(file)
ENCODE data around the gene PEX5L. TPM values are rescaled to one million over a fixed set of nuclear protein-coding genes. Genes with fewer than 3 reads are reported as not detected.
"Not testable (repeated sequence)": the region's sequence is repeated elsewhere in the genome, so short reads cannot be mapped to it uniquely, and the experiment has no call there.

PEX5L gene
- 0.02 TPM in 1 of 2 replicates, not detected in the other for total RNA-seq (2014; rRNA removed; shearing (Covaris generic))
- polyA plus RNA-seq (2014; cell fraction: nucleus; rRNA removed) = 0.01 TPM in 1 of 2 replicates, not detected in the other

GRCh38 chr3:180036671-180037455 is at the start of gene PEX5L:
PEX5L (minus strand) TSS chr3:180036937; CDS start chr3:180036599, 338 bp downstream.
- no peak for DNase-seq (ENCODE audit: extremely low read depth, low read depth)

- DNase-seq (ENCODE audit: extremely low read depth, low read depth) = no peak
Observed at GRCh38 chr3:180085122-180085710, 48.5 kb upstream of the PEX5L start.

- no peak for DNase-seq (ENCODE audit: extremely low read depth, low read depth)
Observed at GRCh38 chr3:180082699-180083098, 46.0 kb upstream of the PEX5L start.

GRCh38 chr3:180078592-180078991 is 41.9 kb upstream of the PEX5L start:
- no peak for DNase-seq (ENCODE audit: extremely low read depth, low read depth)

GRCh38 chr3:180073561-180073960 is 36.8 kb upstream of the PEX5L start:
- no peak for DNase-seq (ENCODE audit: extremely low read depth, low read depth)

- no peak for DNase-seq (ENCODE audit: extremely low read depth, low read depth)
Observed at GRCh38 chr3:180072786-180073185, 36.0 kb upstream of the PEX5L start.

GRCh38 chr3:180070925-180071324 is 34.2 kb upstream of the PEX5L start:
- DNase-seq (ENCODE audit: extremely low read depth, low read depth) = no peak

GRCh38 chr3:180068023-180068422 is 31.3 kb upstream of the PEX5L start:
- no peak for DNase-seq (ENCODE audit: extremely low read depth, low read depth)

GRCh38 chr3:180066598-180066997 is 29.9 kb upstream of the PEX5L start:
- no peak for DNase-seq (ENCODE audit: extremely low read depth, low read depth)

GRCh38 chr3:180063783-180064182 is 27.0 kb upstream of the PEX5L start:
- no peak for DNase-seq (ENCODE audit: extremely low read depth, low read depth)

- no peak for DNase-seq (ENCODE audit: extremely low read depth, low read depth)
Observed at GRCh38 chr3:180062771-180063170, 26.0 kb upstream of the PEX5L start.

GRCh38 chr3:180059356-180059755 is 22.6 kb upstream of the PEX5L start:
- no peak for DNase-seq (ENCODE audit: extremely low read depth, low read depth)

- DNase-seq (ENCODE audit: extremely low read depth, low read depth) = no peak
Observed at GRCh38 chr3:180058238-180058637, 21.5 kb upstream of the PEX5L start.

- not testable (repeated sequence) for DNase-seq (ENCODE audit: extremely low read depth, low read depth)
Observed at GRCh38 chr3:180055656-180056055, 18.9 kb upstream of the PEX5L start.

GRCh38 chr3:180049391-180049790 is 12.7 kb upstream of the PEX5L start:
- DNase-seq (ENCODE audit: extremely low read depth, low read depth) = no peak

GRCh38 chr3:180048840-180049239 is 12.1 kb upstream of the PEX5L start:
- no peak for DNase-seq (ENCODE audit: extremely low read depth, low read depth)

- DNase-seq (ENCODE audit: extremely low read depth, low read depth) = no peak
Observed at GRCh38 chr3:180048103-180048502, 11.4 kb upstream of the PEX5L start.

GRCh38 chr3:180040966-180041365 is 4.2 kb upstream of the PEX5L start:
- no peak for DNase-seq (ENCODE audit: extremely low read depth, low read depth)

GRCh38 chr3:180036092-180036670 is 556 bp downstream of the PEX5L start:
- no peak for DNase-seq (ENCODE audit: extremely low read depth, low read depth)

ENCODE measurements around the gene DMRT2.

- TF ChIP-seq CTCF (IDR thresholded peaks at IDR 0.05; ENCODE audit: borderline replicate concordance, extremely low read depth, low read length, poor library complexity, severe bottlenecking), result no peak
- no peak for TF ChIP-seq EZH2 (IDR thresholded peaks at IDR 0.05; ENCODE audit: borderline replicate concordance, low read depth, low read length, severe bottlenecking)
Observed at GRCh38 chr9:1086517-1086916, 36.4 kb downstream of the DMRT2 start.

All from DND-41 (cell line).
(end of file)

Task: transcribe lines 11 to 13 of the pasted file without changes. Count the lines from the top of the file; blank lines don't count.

- no peak for DNase-seq (ENCODE audit: extremely low read depth, low read depth)
Observed at GRCh38 chr3:180082699-180083098, 46.0 kb upstream of the PEX5L start.

GRCh38 chr3:180078592-180078991 is 41.9 kb upstream of the PEX5L start: